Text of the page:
The Illusionist (Blu-ray)

As a young boy Eisenheim is seduced by both the art of magic and a young noble girl whose love was forbidden.  Separated from his love he traveled the world mastering his craft only to return years later to the home and love he left behind setting the stage for an unbelievable performance.

Paul Giamatti and Edward Norton in The Illusionist

THE ILLUSIONIST came out back in 2006 and is an example of the Hollywood’s “idea to the second power” principle where they release two films the same year about the same thing.  The concept here is magic and the other film is THE PRESTIGE.  Fresh off the BATMAN BEGINS/Christopher Nolan high (not to mention how cool the trailer was) I opted for THE PRESTIGE over THE ILLUSIONIST and as such never really got around to watching it until now.  Since I’ve only watched THE PRESTIGE once, I’ll have to re-watch both films a second time to see which is my favourite of the two but rest assured I’m not taking anything away from this film as it was truly amazing.

Rufus Sewell in The Illusionist

I’m an avid fan of magic, illusions and all things mysterious or supernatural.  I wasn’t around for the Houdini days but I’ve seen David Copperfield twice and still revel at his ability to captivate a crowd.  I consider myself a pretty smart guy but even I shook my head in amazement more often than not.  Both THE ILLUSIONIST and THE PRESTIGE utilize a fine arsenal of magic tricks though sadly more so in THE PRESTIGE than here.  What Eisenheim does on stage is nothing short of spellbinding but the film does shy away from magic as the story progresses and becomes something else.  The good news is that it works marvelously for many reasons, one of which being that it’s so well written and superbly acted.

Jessica Biel and Edward Norton in The Illusionist

Edward Norton has been (and will always be) one of my favourite actors since PRIMAL FEAR.  For some reason he’s able to pull of just about any sort of character, from a skinhead to the Hulk and you believe it from start to finish, at least I do anyway.  I had no problem whatsoever believing in Eisenheim especially once I saw the whole picture.  Paul Giamatti was sensational here as well, I mean I enjoy the guy and all but this was by far one the strongest and best characters I’ve seen him play (that and I enjoy his dark side because as ridiculous as it was SHOOT ‘EM UP was still lots of fun thanks to him).  Biel was Biel (I never feel she’s truly there) and Rufus Sewell is always a delight though I wish he’d go back to his DARK CITY roots and play another good guy for a change.

Edward Norton in The Illusionist

THE ILLUSIONIST was an impressive delight and my only real complaint is that I waited so long to watch it.  I should have known I’d love it as I loved THE PRESTIGE and Clive Barker’s underrated LORD OF ILLUSIONS, now there is a concept I’d like to see two more films employ, that being the evil side of magic.  Speaking of the evil side of the coin, I also enjoyed THE SKELETON KEY (though I might be the only one).  There are plenty of films that dabble in magic, the supernatural or the dark arts but rarely do we get films that are dedicated to it like this one.  That said, you rarely get such a phenomenal cast and epic script either so I feel extra lucky for being able to review this flick.  Take it from me folks, if you have yet to catch this film, there’s no time like the present.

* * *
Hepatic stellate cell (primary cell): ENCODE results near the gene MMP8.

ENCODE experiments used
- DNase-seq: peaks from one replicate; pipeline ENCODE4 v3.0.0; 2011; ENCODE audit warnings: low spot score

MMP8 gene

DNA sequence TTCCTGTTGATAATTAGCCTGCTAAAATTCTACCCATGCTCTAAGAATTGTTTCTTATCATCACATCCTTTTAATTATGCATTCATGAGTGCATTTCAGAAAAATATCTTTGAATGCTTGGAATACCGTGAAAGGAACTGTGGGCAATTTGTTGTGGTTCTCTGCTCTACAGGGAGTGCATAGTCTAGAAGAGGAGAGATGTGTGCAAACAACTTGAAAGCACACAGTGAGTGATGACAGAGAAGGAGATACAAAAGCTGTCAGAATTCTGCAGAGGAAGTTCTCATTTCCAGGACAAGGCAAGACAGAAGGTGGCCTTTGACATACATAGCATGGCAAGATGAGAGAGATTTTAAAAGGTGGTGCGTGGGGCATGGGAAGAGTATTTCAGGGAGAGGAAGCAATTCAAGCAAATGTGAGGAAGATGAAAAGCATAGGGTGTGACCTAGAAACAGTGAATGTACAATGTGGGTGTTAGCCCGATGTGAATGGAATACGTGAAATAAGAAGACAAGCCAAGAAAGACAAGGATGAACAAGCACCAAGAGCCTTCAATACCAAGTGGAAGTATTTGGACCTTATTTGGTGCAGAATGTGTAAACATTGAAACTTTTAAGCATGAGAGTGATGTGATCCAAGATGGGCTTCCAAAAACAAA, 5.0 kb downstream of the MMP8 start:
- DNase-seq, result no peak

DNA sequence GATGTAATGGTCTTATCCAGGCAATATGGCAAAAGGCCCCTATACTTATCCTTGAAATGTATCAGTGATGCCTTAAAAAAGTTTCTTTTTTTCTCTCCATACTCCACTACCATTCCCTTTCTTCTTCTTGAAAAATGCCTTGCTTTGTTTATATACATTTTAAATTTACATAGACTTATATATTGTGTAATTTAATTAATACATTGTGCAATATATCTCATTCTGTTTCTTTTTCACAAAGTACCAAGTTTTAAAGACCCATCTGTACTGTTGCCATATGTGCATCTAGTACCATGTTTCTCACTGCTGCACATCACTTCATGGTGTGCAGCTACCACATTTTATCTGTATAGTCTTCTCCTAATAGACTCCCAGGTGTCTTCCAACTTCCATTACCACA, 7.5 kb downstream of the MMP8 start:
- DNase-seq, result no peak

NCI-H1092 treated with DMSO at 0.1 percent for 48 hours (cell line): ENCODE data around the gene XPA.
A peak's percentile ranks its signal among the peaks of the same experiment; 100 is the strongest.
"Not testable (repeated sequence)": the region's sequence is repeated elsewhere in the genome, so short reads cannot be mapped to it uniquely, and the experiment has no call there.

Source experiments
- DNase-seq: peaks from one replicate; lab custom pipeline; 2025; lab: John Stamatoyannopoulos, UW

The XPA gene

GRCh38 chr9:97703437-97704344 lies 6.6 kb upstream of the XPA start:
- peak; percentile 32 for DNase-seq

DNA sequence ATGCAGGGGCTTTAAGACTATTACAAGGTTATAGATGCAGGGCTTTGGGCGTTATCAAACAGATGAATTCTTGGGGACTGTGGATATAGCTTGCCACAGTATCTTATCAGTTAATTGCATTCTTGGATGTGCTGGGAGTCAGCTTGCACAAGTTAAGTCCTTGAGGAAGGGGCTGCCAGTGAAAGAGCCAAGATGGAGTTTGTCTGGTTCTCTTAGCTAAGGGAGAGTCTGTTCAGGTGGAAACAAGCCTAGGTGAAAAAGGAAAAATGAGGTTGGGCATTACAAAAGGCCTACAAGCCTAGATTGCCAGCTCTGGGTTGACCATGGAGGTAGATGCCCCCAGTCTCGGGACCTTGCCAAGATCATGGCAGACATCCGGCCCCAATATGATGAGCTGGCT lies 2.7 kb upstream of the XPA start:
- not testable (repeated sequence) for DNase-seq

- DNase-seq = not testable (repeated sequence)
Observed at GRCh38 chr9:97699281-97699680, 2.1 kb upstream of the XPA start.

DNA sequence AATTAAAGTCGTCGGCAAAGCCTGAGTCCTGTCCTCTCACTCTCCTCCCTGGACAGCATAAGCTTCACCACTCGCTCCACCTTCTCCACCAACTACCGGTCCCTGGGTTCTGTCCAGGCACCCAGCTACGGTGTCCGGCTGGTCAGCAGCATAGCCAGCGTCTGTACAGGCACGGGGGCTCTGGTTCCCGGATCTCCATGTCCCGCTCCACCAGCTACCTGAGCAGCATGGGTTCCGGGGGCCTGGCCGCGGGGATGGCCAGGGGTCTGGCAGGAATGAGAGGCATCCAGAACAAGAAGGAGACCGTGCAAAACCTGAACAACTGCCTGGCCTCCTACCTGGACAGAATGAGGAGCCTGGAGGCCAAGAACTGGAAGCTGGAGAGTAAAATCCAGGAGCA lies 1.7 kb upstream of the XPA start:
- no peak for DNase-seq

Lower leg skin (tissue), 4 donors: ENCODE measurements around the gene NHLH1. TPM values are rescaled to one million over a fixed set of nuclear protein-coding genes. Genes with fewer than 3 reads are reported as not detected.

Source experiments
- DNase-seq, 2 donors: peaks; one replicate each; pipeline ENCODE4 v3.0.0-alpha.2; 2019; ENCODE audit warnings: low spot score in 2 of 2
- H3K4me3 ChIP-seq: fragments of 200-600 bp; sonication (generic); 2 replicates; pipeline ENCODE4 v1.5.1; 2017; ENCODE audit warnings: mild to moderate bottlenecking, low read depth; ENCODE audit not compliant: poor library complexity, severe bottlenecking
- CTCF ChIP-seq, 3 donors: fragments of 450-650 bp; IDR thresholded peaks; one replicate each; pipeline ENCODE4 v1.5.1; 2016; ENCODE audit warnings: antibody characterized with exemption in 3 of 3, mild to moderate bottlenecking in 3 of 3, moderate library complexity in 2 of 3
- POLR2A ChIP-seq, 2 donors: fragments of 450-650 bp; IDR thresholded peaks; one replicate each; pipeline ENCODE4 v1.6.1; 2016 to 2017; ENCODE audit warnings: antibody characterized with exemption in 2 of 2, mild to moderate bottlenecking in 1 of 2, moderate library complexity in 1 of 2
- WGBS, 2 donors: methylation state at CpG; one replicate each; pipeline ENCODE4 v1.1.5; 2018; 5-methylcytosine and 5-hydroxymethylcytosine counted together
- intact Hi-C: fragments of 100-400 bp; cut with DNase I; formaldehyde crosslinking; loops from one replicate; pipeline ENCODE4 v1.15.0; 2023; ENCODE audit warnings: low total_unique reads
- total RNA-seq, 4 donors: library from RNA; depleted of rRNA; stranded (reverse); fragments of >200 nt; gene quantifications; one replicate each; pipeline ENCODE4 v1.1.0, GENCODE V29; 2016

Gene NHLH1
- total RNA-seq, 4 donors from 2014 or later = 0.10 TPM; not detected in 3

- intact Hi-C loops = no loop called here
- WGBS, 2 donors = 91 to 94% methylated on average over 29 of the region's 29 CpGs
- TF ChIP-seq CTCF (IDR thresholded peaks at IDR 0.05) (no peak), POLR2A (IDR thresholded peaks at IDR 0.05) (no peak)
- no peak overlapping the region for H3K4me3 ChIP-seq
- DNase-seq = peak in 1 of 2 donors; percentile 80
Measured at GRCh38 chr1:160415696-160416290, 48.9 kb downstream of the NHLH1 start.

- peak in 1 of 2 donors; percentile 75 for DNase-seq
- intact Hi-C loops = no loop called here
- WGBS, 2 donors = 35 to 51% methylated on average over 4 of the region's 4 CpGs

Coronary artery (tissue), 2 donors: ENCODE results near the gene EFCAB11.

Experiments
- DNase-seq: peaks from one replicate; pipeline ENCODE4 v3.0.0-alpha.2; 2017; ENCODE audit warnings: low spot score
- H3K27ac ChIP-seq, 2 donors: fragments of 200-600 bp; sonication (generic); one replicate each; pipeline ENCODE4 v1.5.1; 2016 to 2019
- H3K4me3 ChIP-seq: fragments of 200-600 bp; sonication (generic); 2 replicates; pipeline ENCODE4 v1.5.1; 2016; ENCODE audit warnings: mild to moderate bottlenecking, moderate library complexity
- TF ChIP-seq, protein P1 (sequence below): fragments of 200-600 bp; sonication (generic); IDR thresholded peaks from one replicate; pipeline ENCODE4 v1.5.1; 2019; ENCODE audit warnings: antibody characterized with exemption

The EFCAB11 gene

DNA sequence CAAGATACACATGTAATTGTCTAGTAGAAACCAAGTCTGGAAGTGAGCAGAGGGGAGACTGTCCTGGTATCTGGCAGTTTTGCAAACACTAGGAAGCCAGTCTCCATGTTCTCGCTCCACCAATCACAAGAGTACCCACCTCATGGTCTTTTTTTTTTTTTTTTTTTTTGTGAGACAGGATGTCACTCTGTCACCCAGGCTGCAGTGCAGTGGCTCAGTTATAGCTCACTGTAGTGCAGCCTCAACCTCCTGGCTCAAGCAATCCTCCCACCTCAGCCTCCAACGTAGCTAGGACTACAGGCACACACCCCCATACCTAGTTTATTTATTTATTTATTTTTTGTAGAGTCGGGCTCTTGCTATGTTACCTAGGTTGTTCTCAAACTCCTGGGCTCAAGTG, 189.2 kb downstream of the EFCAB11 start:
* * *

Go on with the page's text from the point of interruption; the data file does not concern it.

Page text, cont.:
When so many great things fall into place in a film it becomes nothing short of a delight to watch.  That’s how I felt while watching THE ILLUSIONIST, completely delighted from beginning to end.  This is a fantastic story of magic and intrigue told competently, in just the right tone and brought to life with just the right actors.  What more can you ask for, better special features I suppose but we can’t win ‘em all.


Video: 1.85:1 Widescreen in 1080p HD with AVC codec.  Vienna looked fantastic as did the theatre stage settings, overall the transfer was phenomenal.

Audio: 5.1 DTS-HD in English, French and Spanish with the same subtitle options.  The score was excellent, the accents believable and as I said, the script was well written.

Commentary with Neil Burger:  Writer/Director Neil Burger walks us through the film expressing his love and admiration for all things magic.  I couldn’t agree more and share his enthusiasm as I wish they would make more films like this one, THE PRESTIGE and LORD OF ILLUSIONS.

Neil Burger on the set of The Illusionist

The Making of The Illusionist (3:59): This short feature doesn’t explain how they made the film, rather has the actors (and actress) explain a bit about their characters and/or roles in the film instead.

Jessica Biel on The Illusionist (1:29): Yeah…this segment is about a minute and a half of Biel talking about her character just as she did in the previous feature including what she’s already said.  It annoys the hell out of me when they do this.

Previews: There is a theatrical trailer as well as a handful of other previews.  This combo pack features a separate Blu-ray and DVD copy of the film.


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